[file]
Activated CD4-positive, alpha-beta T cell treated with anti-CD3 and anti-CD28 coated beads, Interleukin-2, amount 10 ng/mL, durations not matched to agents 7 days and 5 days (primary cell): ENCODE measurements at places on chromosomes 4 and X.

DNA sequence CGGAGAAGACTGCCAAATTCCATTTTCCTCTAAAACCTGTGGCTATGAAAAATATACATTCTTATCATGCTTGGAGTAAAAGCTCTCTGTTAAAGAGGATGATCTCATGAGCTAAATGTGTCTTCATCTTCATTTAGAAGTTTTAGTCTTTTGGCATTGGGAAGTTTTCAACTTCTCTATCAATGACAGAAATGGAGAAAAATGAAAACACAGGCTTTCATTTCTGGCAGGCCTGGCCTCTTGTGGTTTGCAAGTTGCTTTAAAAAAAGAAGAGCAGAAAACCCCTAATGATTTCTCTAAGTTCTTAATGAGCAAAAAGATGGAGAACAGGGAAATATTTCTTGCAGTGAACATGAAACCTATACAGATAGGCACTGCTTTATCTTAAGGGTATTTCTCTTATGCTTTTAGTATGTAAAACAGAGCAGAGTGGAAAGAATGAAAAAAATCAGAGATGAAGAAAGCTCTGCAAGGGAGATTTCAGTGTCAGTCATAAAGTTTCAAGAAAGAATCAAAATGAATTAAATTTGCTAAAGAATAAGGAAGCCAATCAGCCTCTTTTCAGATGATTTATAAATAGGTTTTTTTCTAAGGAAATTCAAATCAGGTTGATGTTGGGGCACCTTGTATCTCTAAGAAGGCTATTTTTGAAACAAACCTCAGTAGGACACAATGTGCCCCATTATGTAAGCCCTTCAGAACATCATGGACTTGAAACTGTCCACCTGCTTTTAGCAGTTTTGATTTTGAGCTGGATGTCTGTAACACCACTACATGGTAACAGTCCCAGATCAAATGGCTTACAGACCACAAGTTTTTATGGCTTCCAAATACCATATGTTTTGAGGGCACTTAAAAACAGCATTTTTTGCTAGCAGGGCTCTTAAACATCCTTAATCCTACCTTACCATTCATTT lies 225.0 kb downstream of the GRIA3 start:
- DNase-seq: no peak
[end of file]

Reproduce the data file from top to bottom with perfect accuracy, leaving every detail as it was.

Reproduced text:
Activated CD4-positive, alpha-beta T cell treated with anti-CD3 and anti-CD28 coated beads, Interleukin-2, amount 10 ng/mL, durations not matched to agents 7 days and 5 days (primary cell): ENCODE measurements at places on chromosomes 4 and X.

DNA sequence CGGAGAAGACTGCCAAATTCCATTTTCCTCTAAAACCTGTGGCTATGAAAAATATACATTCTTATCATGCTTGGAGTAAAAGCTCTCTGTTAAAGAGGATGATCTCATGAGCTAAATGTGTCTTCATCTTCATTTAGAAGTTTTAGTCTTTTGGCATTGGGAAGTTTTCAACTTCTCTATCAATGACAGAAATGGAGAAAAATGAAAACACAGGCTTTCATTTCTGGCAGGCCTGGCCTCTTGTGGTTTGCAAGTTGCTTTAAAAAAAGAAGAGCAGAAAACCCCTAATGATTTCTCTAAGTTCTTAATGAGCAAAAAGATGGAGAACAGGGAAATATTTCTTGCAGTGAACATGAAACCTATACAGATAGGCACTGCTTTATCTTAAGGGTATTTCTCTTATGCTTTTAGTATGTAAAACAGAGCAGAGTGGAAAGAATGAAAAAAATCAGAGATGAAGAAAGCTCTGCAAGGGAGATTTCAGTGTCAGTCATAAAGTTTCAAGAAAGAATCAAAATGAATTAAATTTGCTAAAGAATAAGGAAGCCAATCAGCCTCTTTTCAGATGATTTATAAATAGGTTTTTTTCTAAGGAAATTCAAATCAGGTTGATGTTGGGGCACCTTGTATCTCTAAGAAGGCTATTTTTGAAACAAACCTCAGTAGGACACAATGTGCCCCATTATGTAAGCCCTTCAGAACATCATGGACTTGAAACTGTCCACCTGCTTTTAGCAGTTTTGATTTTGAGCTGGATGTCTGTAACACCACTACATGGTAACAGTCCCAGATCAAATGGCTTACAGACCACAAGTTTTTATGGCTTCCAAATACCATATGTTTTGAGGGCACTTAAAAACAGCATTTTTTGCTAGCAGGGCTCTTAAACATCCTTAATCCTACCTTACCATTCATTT lies 225.0 kb downstream of the GRIA3 start:
- DNase-seq: no peak